A woman who was sexually abused by her stepfather as a child has urged other survivors of abuse to come forward to get justice.
Antoinette Fox, who works in a Peterborough school, was molested for about six years by Brian Davey.
Davey, a music teacher, who was aged 67 and of Milton, Cambridge was given a 13 year sentence in 2006 after admitting a total of 27 offences, with a number of victims coming forward.
Today Mrs Fox (42) said it was important for victims of abuse to have the confidence to talk about what had happened, and see the culprits face justice.
She had waived her anonymity to encourage others to speak to police.
She said: “I was sexually abused from the age of six until about 12 by the man who later became my stepfather.
“I made a number of attempts to report him, but no-one would prosecute him.
“Then ten years ago there was an investigation, and police put all the pieces together, and he was given a 13 year sentence. He served seven and a half years.
“I knew I would help with the investigation. I work in a school in a senior position, and we have to teach by example, and report matters like this. “I think people knew it was happening at the time, and I don’t know why he was not prosecuted. “Back in the 70s and 80s people did not talk about abuse. But that has changed now.
“People are more willing to talk about it.”
Mrs Fox said she spoke to police and social workers about the abuse at the time, but no action was taken - she said she did not know why, but described Davey as ‘charismatic.’
But she said while reporting the offences was difficult at the time, detectives investigating the case 10 years ago had helped the truth come out.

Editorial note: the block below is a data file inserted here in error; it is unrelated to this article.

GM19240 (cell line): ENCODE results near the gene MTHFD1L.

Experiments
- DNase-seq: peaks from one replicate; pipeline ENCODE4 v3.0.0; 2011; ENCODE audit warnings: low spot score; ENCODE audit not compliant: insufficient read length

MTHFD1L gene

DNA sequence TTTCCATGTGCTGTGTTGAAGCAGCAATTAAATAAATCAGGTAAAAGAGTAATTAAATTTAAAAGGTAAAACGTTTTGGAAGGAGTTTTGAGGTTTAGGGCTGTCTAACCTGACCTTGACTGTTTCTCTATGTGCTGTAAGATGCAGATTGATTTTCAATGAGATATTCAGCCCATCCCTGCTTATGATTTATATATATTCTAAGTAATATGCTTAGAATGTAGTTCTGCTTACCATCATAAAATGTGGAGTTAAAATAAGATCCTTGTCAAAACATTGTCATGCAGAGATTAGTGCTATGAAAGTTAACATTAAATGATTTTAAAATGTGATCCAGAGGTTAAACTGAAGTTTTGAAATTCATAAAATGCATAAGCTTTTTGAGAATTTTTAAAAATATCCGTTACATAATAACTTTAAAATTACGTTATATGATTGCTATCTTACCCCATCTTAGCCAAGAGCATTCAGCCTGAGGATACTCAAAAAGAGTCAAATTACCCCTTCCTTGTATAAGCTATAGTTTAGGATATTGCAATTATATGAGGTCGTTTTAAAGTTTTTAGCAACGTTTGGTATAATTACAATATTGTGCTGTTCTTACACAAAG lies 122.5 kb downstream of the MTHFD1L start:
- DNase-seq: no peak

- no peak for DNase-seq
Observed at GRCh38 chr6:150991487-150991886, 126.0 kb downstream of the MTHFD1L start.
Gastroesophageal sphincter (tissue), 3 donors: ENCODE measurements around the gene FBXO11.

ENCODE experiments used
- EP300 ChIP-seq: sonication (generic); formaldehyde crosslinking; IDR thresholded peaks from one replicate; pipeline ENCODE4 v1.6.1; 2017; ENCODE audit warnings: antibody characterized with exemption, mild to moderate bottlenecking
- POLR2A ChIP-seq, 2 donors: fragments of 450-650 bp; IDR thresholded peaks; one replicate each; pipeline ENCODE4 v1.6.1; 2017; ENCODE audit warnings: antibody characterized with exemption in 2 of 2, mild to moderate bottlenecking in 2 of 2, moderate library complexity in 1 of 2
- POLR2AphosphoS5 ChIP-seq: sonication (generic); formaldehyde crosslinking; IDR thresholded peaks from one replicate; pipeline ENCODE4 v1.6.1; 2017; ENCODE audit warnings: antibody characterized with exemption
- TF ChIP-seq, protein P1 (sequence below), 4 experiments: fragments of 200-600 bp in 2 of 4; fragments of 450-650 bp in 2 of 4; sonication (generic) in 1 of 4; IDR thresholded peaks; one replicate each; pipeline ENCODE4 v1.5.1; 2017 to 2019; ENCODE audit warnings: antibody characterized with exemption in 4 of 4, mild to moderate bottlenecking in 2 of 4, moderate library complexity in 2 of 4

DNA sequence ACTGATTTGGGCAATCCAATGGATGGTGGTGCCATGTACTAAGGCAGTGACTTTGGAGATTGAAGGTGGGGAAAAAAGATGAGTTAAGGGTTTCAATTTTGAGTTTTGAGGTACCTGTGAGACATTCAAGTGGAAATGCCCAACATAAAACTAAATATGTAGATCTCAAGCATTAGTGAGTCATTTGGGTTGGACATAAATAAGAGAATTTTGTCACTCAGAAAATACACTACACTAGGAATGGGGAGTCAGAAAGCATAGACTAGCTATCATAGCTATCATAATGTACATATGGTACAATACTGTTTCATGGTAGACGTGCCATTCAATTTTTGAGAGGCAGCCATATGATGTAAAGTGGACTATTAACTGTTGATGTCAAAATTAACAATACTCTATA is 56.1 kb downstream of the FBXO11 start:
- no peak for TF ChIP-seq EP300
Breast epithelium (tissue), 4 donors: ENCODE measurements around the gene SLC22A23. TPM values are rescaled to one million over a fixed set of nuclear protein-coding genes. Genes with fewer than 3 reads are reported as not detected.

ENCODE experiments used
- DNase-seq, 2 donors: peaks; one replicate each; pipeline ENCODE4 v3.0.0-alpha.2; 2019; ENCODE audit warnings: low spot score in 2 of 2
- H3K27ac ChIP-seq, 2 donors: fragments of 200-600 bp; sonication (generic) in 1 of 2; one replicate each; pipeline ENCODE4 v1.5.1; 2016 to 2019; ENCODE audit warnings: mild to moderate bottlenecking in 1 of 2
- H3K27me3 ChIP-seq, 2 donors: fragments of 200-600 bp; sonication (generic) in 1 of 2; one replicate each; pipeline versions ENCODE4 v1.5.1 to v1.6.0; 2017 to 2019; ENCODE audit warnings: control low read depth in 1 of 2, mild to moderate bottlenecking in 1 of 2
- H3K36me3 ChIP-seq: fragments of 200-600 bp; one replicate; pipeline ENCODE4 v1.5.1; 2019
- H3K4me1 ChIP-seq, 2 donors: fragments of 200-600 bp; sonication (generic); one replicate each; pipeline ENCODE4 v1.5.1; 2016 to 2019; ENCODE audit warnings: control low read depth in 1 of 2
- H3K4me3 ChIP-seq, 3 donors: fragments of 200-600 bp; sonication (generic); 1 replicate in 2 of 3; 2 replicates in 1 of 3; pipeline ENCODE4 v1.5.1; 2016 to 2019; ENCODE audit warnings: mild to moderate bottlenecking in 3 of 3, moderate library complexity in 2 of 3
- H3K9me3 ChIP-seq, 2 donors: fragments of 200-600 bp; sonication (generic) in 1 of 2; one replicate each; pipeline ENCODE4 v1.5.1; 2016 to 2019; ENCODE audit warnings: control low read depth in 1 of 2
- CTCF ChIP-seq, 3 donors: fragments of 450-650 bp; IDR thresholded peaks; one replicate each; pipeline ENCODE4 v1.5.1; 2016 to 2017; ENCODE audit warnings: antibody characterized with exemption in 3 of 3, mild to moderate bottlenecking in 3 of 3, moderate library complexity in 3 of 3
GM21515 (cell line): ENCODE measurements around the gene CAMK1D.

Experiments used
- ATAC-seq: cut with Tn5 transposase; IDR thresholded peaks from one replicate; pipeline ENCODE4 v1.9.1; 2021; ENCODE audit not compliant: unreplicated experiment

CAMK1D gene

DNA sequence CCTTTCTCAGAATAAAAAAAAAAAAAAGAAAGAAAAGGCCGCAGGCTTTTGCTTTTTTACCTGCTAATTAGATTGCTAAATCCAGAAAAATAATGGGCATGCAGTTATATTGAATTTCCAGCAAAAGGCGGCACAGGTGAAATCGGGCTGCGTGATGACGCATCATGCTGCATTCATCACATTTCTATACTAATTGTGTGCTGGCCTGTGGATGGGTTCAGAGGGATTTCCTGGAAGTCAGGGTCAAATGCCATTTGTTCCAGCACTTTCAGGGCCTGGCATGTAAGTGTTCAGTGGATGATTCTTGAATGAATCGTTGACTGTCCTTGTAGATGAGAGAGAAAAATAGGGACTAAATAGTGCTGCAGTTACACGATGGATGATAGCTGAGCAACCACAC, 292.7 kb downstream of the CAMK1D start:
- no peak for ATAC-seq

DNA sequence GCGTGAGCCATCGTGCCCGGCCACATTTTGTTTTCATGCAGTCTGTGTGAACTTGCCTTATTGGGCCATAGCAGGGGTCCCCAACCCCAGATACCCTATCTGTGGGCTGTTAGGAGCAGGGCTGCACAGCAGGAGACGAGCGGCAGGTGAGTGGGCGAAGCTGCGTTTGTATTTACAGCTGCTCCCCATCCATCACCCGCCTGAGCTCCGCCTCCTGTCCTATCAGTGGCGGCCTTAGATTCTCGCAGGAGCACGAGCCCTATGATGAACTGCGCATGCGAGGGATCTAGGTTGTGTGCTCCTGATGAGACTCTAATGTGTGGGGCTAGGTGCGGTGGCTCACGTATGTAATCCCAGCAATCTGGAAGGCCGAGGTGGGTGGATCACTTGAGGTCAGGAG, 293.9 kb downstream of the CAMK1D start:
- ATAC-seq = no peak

She said: “The police were fantastic ten years ago.
“They dealt with it in a very matter of fact way. There was no head tilting, or sympathy, and that approach was very useful for me - it might not be for everyone, but it was very non-patronising.
“It is important for older men and women to come forward, and talk to anyone. Consider talking to the police. It is never too late. Despite there being no forensic evidence, the police are very good at putting together a jigsaw. Justice needs to be done.
“We need to allow children to have complicated talks, and the media need to accept and understand it is complicated, and not just black and white, especially when it comes to matters such as incest.”
Davey pleaded guilty to 27 offences, meaning Mrs Fox did not have to give evidence at a trial.
She said: “I was very relieved not to have to go through a trial.
“I went to see him being sentenced with six others. It was a traumatic experience. I was accompanied by a police officer and a police press officer, as I had already waived my anonymity by that point.
“The police were supportive, but it was traumatic as it was my stepfather, who had brought me up, and there he was going to prison. It was very messy, but I was delighted justice had happened. I think you need justice, even if someone is elderly, they still deserve justice.”
Mrs Fox said recent high profile sexual abuse cases had been helpful for encouraging people to come forward.
She said: “I went on Radio 4 to talk about Jimmy Savile, but people have to realise when it is incest it is a very different crime. Even if you love someone, if they have done something wrong you should still seek justice and make sure they are punished.
“When I told my family I was going to report him, they were very supportive.”